“If you could meet anyone in the Bible — besides Jesus — who would it be, and why?”
That was the question posed to the group of women gathered for Bible study in my living room five years ago.
We were an eclectic bunch. We were part of different church bodies, social circles, and life stages. But we all had one thing in common: a deep understanding of our dependence on the gospel of Christ.
These gracious women agreed to meet at my house despite the scattered baby toys and sink full of unwashed dishes because I had just given birth to my second daughter a few weeks prior.
When it was my turn to answer the question, I already knew what I was going to say. I’d want to meet with the anonymous woman who — in my opinion — had one of the most intriguing encounters with Jesus recorded in the Bible.
We’re never told her name, but we can piece her story together from 18 verses spread across three books.
The story goes something like this:
For twelve years, this woman suffered from menstrual bleeding. She spent all of her money on doctors who couldn’t make her better. In fact, it had only gotten worse.
According to the law, she was unclean. For over a decade, she couldn’t go in public without first declaring her uncleanness. Anyone or anything that touched her also became unclean, and she was prohibited from entering the temple.
Like many others, she heard about the miraculous works of Jesus and knew that if she could just get near him, there was a chance she could be healed.
As Jesus was doing ministry, great crowds surrounded him to hear him teach and to seek healing.
On one particular day, this bleeding woman was among the crowd that pressed around Jesus. She was desperate and hopeless, and this was her chance. She reached out and touched his robe, and she felt her bleeding stop immediately.
Jesus noticed that power had left him, so he asked, “Who touched me?”
His disciples knew there was no way to identify who touched him among the crowd that encircled him. But Jesus persisted.
“Who touched my garments?”
She felt the exact moment her decade-long disease had ended, and it became evident that Jesus did too.
He stopped in his path, looking for her.
Terrified and trembling, she fell down in front of him, and told the whole truth about what she had done.
Then, the unexpected happened. Jesus replied: “Daughter, your faith has made you well; go in peace, and be healed of your disease.”
As quickly as it began, their encounter was over.
What an incredible story!
Although there’s a mountain of things we’re never told about her, her story tells us a lot about Jesus by noticing what he didn’t do.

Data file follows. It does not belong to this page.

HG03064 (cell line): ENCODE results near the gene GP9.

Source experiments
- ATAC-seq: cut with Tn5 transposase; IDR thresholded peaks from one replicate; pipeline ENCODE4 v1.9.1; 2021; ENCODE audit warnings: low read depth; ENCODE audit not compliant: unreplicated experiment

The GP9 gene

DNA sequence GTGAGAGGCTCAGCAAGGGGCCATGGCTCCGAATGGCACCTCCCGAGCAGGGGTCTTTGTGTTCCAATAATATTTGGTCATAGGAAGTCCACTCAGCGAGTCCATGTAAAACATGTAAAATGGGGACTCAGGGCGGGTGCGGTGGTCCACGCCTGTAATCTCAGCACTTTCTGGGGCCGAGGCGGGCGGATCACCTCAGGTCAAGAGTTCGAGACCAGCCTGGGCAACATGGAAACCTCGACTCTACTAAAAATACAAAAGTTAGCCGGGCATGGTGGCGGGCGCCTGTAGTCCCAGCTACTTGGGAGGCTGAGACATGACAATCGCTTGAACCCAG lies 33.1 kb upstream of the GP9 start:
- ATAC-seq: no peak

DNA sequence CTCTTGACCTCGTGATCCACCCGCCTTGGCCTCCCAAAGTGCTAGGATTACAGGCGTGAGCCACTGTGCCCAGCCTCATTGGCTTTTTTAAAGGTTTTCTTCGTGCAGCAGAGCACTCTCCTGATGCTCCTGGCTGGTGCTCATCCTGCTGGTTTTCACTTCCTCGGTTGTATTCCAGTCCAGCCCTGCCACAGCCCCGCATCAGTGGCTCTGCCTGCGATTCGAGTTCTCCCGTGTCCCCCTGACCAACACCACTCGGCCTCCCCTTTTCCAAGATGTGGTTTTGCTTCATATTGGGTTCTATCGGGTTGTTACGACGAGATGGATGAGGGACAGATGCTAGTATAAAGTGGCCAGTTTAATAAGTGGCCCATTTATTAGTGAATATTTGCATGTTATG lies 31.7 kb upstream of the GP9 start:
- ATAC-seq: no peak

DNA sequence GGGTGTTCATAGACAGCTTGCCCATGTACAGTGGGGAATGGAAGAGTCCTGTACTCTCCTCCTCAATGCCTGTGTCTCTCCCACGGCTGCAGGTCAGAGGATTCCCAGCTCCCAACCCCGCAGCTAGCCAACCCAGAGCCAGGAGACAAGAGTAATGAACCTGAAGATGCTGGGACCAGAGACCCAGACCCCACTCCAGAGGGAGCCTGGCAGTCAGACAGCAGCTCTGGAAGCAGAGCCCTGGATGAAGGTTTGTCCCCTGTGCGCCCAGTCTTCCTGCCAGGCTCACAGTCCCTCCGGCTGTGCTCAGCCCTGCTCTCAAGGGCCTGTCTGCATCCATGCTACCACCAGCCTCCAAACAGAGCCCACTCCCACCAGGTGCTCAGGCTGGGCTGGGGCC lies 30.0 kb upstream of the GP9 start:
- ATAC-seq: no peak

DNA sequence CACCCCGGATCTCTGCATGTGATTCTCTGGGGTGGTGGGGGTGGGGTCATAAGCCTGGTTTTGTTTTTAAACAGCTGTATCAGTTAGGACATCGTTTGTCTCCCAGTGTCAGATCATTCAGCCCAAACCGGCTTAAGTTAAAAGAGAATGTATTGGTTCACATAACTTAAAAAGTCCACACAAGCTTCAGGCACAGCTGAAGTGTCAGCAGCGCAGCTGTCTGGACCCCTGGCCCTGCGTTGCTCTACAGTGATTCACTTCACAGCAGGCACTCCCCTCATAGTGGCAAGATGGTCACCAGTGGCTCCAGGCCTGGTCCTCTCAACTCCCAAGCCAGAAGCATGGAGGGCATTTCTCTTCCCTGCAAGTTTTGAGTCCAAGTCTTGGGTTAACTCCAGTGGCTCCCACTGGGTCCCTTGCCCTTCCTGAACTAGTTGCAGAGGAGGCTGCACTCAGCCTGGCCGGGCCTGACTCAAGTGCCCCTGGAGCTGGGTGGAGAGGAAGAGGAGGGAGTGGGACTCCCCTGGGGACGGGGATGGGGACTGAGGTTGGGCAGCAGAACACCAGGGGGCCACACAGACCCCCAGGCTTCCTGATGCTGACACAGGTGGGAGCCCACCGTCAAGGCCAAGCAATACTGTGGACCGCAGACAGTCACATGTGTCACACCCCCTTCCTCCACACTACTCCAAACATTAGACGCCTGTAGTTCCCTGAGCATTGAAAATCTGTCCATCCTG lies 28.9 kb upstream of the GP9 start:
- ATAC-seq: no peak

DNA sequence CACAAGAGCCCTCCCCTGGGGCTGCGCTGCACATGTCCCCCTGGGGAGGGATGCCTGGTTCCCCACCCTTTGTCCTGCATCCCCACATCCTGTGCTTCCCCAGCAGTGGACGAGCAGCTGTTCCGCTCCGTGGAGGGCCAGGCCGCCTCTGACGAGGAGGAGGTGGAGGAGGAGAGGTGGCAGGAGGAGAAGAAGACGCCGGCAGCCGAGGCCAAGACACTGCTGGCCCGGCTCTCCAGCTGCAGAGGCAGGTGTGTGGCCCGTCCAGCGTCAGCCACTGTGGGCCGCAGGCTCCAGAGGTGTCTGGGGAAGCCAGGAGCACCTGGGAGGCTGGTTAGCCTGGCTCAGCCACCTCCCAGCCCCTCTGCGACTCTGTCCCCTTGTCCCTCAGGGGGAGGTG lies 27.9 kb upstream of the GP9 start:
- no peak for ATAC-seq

He was not repulsed by her ailment.
A woman’s menstrual cycle is not exactly a hot topic at co-ed dinner tables today. Imagine how repulsive the subject would have been back then!
I can only imagine the shame and humiliation she must have felt as she publicly declared herself unclean and her peers dodged her path to avoid her touch.
Jesus wasn’t that way, though.
When she fell to his feet and confessed what she’d done, he wasn’t at all disgusted. He simply declared she had been made well because to those who seek him in faith, he is kind and compassionate.
He was not indifferent to her faith.
When Jesus stopped to draw attention to the woman, he declared it was her faith that brought her healing.
In fact, the word used to describe her transformation can either mean to “heal” or to “save” and indicates that the moment she received physical healing, she also received spiritual salvation.
Jesus isn’t only interested in our physical healing here and now, He wants us to be restored to right-relationship with God for eternity.
He was not made unclean.
As the woman moved through the crowd to approach Jesus, everyone she touched should have been made unclean, including Jesus! But that’s not what happened.
In their encounter, we see Jesus as the True Temple – the place where the Spirit of God dwelled and made the woman clean, spiritually and physically.
When I was asked about meeting someone from the Bible in my small group, my body ached. I was at the starting line of a long fight with postpartum depression and I felt ashamed of my failure to adjust as a mother of two.
I chose the bleeding woman because I could relate to her. But far more importantly, Jesus could, too.
In an unexpected way that no other man can, Jesus relates to the necessary pain of women.
The monthly pain women experience, and the pain of labor mothers endure, makes a way for and delivers new life. Jesus gets that. He shed his blood to make a way for our new life and delivered us from our sin.
Then, as a mother nurses her newborn to sustain them, Jesus sustains us as we navigate through a broken, sin-distorted world until it’s time to reunite with him forever.
If I could meet anyone from the Bible — besides Jesus — I think it would still be the bleeding woman. I hope she would tell me all about her kind, compassionate Savior who healed her, rescued her, and sustained her.
And I bet she wouldn’t be surprised to hear he did the same for me.